Several students display a sign as they listen to others speak at the vigil in Red Square. Many students brought signs to display their opinions in support of Ben Keita and the BLM movement.

On Tuesday, around 30 students gathered in Red Square to hold a vigil for Ben Keita, a Seattle-area black, Muslim teenager who was found dead in January after being missing since late November.

Keita’s body was found hanging from a tree in the woods near his home in Lake Stevens. His death was originally determined to be a suicide by a medical examiner, but the manner of death was later changed to “undetermined” because of the height the rope was tied.

Student organizers from the Black Student Union (BSU) and Somali Student Association (SSA) organized the event to honor Keita and call upon the community to recognize his death.

BSU and SSA organizers opened the event by explaining the background of Keita’s death. They specifically noted that Lake Stevens High School and Everett Community College, which Keita attended as a running start student, had yet to release a statement about his death.

“Too many times where violence has been committed against black people, the media tries to desensitize us to the loss of black lives,” one BSU organizer said. Many organizers of the event requested anonymity for their safety.

The brief introduction was followed by one minute of silence and prayer to honor Keita.

“His black life mattered,” an SSA organizer said.

Following the opening remarks, Arsalan Bukhari, executive director of the Washington Council on American-Islamic Relations (CAIR), took the microphone to discuss his organization’s involvement with the case. He stated that CAIR has been in contact with the family and recently drafted a letter to the FBI calling on them to investigate Keita’s death further.

“We are here to make sure Muslim rights are defended,” Bukhari said.

Bukhari requested everyone to follow CAIR’s lead and publicly call for FBI involvement and mention why their community is affected by this, whether they are a Muslim or an ally. He also encouraged anyone with information about Keita’s death to contact the police or the FBI Seattle office.

“Imagine if this were your mom or dad,” Bukhari said.

He then spoke specifically to the Muslim students in the crowd, reassuring them that their voices matter and that they can impact the world.

“You have a lot of power and a lot of potential,” Bukhari said. “The way you can exercise that power and potential is to change your major … become a media, a journalism, a political science major. So in five years, seven years, you’re the ones writing the stories and you are the media.”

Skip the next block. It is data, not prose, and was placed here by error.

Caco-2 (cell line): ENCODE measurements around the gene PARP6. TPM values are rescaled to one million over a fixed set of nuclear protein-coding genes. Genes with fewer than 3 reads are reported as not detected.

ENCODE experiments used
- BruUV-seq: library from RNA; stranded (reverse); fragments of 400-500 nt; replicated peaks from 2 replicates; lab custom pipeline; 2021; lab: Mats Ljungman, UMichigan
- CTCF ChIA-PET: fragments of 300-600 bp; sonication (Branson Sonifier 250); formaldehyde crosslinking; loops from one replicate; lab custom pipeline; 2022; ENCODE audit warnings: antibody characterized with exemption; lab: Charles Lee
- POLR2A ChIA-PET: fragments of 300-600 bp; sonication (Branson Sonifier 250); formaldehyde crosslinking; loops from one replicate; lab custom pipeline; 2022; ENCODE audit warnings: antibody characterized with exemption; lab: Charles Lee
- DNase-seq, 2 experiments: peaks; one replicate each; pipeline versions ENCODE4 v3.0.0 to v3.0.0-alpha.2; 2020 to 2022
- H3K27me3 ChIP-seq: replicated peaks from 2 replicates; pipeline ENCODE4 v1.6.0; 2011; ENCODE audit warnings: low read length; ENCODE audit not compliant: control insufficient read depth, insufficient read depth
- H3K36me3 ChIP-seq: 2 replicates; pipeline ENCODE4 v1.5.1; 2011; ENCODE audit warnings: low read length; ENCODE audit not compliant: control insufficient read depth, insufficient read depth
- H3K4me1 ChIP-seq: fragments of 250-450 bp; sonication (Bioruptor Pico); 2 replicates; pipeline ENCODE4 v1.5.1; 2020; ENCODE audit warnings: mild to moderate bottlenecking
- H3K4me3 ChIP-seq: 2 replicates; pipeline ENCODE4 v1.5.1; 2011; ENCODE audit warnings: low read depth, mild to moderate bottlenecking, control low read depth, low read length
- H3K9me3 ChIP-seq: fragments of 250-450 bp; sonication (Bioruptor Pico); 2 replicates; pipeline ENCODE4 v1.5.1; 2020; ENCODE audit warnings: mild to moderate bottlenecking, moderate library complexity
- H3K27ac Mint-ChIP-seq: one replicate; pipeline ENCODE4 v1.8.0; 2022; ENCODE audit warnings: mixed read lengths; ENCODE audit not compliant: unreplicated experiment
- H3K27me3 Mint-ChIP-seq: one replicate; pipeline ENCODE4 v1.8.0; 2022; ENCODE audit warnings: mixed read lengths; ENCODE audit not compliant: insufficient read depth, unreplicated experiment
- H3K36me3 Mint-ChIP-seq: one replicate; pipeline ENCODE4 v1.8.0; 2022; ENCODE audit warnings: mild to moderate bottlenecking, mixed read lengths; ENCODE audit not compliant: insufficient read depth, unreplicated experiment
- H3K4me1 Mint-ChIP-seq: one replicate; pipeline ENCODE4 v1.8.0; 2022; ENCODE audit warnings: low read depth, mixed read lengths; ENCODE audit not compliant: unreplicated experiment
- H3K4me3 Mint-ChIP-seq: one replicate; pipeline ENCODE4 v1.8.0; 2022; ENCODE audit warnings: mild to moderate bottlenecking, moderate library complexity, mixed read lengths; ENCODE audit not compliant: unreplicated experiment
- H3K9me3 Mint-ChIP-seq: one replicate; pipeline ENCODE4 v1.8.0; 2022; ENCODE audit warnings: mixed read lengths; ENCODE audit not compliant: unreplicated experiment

After Bukhari spoke, a statement from Keita’s father was read. In it, his father stated that Keita did not have any mental health issues.

“He was dreaming of becoming a medical doctor and now those dreams are over,” the statement read.

After this, a representative of SSA read an excerpt from the group’s statement on Keita’s death. The representative reminded the crowd that this is a norm for most of them, but SSA is here for support.

Two students then performed poetry pieces dedicated to Keita. One student related Keita’s death to the death of 16-year-old Hamza Warsame. Warsame died in December of 2015 after falling from a building in Capitol Hill. His death was ruled an accident.

“How many families do we need to see grieve?” a line from the student’s poem read. “Our innocent brothers become hashtags and t-shirts some choose to ignore ... How many Hamzas and how many Bens?”

The organizers then invited anyone who wanted to speak to do so. They asked that those who were not black or Muslim wait in order to prioritize those voices. Several students spoke, some emphasizing self-care and others advocating for more events pushing for justice.

“Justice in this country was never made for people that look like me and you,” a black Somali student said.

The same student expressed feeling threatened and upset by the current political climate.

“I am a black Muslim male and I feel like at any moment these casualties can happen to me,” he said. “I fear for my life.”

The student explained that these kind of events are important to have on the UW campus because they provide students with a positive space to reflect.

“We become stronger when we are all together,” the student said.

Reach News Editor Susana Machado at Twitter: @smacha1995

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